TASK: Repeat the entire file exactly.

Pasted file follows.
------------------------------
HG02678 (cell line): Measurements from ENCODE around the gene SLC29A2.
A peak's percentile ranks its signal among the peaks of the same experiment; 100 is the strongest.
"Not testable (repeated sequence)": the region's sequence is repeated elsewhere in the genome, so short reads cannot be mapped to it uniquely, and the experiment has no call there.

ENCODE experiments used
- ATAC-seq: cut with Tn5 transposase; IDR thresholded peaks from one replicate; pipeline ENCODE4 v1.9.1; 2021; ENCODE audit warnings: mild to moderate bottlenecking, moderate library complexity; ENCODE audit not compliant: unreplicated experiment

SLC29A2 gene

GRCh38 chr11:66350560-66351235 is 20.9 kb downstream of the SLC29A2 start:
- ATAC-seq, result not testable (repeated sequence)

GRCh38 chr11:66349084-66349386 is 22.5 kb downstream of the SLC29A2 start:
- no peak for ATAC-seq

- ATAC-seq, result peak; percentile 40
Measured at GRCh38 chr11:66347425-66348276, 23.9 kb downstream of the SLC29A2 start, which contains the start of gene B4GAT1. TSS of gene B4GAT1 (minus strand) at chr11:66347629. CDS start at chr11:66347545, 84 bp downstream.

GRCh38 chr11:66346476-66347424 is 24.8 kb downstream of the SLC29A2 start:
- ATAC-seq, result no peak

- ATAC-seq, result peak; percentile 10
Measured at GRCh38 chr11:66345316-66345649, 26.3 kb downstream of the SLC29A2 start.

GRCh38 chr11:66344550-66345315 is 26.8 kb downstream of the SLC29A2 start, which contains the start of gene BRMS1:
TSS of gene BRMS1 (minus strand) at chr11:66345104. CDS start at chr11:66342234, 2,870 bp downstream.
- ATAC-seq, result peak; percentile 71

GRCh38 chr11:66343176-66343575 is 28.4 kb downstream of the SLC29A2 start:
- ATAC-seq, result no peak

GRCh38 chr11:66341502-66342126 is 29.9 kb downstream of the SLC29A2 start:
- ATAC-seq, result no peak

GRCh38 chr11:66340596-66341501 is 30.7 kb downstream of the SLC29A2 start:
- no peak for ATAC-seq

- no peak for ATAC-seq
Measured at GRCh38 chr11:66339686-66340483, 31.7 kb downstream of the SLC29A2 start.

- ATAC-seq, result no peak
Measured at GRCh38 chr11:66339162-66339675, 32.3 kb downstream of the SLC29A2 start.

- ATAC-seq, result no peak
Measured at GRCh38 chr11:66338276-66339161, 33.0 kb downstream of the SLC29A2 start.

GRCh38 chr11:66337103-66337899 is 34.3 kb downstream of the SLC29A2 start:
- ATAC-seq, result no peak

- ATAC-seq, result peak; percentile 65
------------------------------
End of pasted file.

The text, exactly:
HG02678 (cell line): Measurements from ENCODE around the gene SLC29A2.
A peak's percentile ranks its signal among the peaks of the same experiment; 100 is the strongest.
"Not testable (repeated sequence)": the region's sequence is repeated elsewhere in the genome, so short reads cannot be mapped to it uniquely, and the experiment has no call there.

ENCODE experiments used
- ATAC-seq: cut with Tn5 transposase; IDR thresholded peaks from one replicate; pipeline ENCODE4 v1.9.1; 2021; ENCODE audit warnings: mild to moderate bottlenecking, moderate library complexity; ENCODE audit not compliant: unreplicated experiment

SLC29A2 gene

GRCh38 chr11:66350560-66351235 is 20.9 kb downstream of the SLC29A2 start:
- ATAC-seq, result not testable (repeated sequence)

GRCh38 chr11:66349084-66349386 is 22.5 kb downstream of the SLC29A2 start:
- no peak for ATAC-seq

- ATAC-seq, result peak; percentile 40
Measured at GRCh38 chr11:66347425-66348276, 23.9 kb downstream of the SLC29A2 start, which contains the start of gene B4GAT1. TSS of gene B4GAT1 (minus strand) at chr11:66347629. CDS start at chr11:66347545, 84 bp downstream.

GRCh38 chr11:66346476-66347424 is 24.8 kb downstream of the SLC29A2 start:
- ATAC-seq, result no peak

- ATAC-seq, result peak; percentile 10
Measured at GRCh38 chr11:66345316-66345649, 26.3 kb downstream of the SLC29A2 start.

GRCh38 chr11:66344550-66345315 is 26.8 kb downstream of the SLC29A2 start, which contains the start of gene BRMS1:
TSS of gene BRMS1 (minus strand) at chr11:66345104. CDS start at chr11:66342234, 2,870 bp downstream.
- ATAC-seq, result peak; percentile 71

GRCh38 chr11:66343176-66343575 is 28.4 kb downstream of the SLC29A2 start:
- ATAC-seq, result no peak

GRCh38 chr11:66341502-66342126 is 29.9 kb downstream of the SLC29A2 start:
- ATAC-seq, result no peak

GRCh38 chr11:66340596-66341501 is 30.7 kb downstream of the SLC29A2 start:
- no peak for ATAC-seq

- no peak for ATAC-seq
Measured at GRCh38 chr11:66339686-66340483, 31.7 kb downstream of the SLC29A2 start.

- ATAC-seq, result no peak
Measured at GRCh38 chr11:66339162-66339675, 32.3 kb downstream of the SLC29A2 start.

- ATAC-seq, result no peak
Measured at GRCh38 chr11:66338276-66339161, 33.0 kb downstream of the SLC29A2 start.

GRCh38 chr11:66337103-66337899 is 34.3 kb downstream of the SLC29A2 start:
- ATAC-seq, result no peak

- ATAC-seq, result peak; percentile 65